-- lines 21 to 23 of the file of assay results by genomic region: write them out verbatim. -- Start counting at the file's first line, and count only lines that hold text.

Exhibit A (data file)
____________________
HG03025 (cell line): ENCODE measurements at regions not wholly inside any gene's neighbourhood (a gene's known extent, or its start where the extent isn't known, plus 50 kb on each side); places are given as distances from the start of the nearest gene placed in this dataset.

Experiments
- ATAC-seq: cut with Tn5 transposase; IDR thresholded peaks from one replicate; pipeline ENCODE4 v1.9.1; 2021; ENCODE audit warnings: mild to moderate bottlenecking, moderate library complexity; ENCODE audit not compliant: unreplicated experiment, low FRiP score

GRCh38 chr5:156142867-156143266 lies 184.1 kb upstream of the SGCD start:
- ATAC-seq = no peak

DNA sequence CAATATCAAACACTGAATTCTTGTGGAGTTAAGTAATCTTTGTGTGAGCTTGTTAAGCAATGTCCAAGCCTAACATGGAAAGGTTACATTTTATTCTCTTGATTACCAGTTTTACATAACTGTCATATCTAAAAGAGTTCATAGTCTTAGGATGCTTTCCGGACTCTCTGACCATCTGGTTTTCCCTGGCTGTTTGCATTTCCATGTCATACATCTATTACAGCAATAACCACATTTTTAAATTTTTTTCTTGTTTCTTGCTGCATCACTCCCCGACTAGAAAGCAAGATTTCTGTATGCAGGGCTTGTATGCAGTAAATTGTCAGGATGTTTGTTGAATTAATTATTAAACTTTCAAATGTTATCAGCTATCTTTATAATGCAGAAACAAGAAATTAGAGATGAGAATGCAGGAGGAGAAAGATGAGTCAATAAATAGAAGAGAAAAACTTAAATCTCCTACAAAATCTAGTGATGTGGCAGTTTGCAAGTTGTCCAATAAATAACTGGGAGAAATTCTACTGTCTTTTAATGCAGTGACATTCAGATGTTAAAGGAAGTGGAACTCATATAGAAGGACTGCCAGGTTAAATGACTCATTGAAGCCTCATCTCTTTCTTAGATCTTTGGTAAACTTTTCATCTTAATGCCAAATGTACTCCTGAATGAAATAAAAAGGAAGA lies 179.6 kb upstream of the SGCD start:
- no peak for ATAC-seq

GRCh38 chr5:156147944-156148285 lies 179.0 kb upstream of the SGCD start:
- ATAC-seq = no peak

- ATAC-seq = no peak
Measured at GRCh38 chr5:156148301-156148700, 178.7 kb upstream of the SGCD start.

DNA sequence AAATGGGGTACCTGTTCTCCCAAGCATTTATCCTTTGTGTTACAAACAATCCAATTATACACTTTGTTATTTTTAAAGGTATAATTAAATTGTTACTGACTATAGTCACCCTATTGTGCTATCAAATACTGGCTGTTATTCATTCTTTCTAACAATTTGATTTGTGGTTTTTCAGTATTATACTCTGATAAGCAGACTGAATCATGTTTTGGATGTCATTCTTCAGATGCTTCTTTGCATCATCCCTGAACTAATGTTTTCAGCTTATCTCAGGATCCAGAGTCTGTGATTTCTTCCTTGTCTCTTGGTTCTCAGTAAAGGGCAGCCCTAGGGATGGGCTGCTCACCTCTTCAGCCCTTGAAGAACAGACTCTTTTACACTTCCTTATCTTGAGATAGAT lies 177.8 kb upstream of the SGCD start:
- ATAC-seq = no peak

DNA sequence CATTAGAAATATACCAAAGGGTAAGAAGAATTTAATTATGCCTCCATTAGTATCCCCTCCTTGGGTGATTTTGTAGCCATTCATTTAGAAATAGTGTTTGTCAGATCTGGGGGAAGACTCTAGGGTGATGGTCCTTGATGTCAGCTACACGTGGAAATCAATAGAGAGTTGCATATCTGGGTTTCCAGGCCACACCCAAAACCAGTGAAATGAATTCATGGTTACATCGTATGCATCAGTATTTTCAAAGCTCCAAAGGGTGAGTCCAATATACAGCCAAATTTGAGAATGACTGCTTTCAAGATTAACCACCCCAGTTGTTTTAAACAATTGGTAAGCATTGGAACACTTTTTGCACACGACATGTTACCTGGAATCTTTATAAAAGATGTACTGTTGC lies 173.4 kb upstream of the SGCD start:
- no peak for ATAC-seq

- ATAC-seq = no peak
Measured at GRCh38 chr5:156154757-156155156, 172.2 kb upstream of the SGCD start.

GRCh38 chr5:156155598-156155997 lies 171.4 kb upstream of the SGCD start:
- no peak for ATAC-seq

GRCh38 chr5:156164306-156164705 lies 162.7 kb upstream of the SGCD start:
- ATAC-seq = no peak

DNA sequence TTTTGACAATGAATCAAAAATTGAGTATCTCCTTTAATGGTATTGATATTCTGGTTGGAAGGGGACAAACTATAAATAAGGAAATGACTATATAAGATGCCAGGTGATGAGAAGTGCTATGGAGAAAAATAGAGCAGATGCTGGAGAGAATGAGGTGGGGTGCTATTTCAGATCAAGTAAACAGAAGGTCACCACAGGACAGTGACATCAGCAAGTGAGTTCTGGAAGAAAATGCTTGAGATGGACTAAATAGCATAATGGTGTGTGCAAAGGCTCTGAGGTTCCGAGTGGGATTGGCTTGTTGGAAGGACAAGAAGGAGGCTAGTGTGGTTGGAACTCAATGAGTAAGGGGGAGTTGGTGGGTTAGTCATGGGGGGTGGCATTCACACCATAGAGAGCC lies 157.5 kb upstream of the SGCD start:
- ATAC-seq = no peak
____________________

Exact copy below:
- ATAC-seq = no peak

DNA sequence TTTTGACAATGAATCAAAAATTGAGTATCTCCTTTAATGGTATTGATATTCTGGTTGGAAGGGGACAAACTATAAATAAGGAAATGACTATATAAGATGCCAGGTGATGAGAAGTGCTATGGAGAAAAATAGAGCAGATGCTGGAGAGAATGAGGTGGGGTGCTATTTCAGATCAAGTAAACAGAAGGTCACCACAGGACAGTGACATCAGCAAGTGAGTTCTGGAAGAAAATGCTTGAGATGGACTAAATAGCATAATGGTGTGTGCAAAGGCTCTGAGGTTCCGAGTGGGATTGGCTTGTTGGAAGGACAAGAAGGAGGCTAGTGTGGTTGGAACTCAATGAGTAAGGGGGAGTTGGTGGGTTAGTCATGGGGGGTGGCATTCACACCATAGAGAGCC lies 157.5 kb upstream of the SGCD start:
- ATAC-seq = no peak